Category: Mortgage (23)

The London Evening Standard reports that the announcement in America that interest rates are expected to be held at their current level until 2015 is reassuring for mortgage borrowers in the UK. If the US keeps rates low, the Bank of England will have to follow. Read more here.

The average rate of a five-year fixed mortgage has decreased over the past year, from 5.59% to 4.86%. The last time they were this low was April 2010. The falls will trigger interest from home owners because many lenders will increase their Standard Variable Rates from May 1.

More here

The RBS have revised their forecast for BoE Bank Rates and are now forecasting a 25bp hike in May. A May hike would mark a turning point in the monetary policy cycle but RBS expects the process of Bank Rate normalisation to be incremental and policy to remain accommodative for several years. By end-2011 RBS forecasts the Bank Rate to stand at 1%, with rates edging up to 1.5% by end-2012.

Source: RBS

Following intense scrutiny of the 4.0% CPI inflation number, all eyes were on the Bank of England press conference yesterday, especially following assertions in the Financial Times and other media that Governor Mervyn King had laid the ground for future rate increases in his recent letter to Chancellor George Osbourne. However, Mervyn King roundly contradicted this view, indicating that he had not intended to lead the market into believing interest rate increases were likely. Rather, King said that “some people are running ahead of themselves”.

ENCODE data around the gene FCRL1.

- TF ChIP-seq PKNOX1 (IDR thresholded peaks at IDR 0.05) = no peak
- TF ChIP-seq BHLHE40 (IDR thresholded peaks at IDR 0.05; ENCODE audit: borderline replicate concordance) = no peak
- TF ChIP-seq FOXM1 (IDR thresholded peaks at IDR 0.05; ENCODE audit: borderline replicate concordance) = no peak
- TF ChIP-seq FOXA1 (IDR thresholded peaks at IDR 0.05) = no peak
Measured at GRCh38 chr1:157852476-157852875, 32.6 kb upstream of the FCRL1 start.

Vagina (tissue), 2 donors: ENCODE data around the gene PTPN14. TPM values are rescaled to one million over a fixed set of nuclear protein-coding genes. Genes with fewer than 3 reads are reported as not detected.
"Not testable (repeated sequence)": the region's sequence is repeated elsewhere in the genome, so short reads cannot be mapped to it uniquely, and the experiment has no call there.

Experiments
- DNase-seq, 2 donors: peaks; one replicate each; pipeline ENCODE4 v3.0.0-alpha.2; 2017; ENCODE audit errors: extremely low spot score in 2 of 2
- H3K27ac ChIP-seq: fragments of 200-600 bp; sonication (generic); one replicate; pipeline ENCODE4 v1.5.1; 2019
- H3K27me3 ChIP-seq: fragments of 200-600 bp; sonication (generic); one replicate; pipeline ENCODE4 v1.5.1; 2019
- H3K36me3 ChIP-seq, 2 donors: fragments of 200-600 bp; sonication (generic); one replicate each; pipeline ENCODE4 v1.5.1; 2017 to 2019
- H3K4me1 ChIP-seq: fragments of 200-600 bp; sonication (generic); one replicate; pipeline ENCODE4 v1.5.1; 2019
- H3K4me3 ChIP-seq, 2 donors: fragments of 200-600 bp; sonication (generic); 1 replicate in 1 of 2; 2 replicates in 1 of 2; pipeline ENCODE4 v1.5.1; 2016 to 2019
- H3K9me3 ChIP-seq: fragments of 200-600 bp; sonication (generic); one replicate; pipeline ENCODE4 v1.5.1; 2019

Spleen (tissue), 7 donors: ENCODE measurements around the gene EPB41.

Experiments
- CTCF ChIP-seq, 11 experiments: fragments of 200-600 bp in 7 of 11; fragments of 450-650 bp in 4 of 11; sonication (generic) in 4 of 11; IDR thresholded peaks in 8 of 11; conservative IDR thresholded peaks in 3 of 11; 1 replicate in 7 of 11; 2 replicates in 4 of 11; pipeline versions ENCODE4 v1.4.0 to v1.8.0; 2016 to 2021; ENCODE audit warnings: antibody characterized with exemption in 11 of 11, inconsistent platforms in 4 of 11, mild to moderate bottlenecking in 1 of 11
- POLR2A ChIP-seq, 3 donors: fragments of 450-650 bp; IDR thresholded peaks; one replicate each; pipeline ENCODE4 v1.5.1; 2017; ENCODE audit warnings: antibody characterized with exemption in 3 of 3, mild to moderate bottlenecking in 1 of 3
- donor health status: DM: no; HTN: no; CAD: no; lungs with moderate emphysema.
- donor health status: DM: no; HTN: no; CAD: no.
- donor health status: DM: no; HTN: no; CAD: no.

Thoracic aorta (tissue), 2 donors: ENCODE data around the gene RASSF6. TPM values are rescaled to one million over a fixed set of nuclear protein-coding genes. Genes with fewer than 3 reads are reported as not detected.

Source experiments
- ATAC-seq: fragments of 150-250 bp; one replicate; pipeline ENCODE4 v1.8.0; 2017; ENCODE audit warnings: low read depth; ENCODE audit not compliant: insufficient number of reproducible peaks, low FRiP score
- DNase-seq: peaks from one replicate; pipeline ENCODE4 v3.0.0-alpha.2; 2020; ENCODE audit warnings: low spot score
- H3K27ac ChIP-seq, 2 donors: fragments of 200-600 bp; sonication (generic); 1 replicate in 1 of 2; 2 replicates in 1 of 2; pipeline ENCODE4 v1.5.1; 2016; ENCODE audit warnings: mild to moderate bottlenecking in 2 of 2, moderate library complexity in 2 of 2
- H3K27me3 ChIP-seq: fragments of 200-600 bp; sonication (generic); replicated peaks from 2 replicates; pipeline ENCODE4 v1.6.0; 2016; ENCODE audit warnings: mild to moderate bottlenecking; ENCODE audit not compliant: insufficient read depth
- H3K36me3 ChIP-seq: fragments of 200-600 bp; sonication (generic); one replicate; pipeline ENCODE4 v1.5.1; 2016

It is hard to see then why some commentators have interpreted the report as indicating that rate rises are now more likely. The report itself goes to some length to explain the temporary factors pushing up CPI inflation. For the first time, the MPC published a chart illustrating its view of the underlying inflation rate, excluding the temporary impact of changes in value added tax, energy and import prices. The report indicates that underlying inflation is probably below 1.5%. As Governor Mervyn King reiterated at length in yesterday’s press conference, the MPC is concerned about where the CPI inflation rate will be in the medium term, rather than the current headline rate which captures price changes over the past 12 months.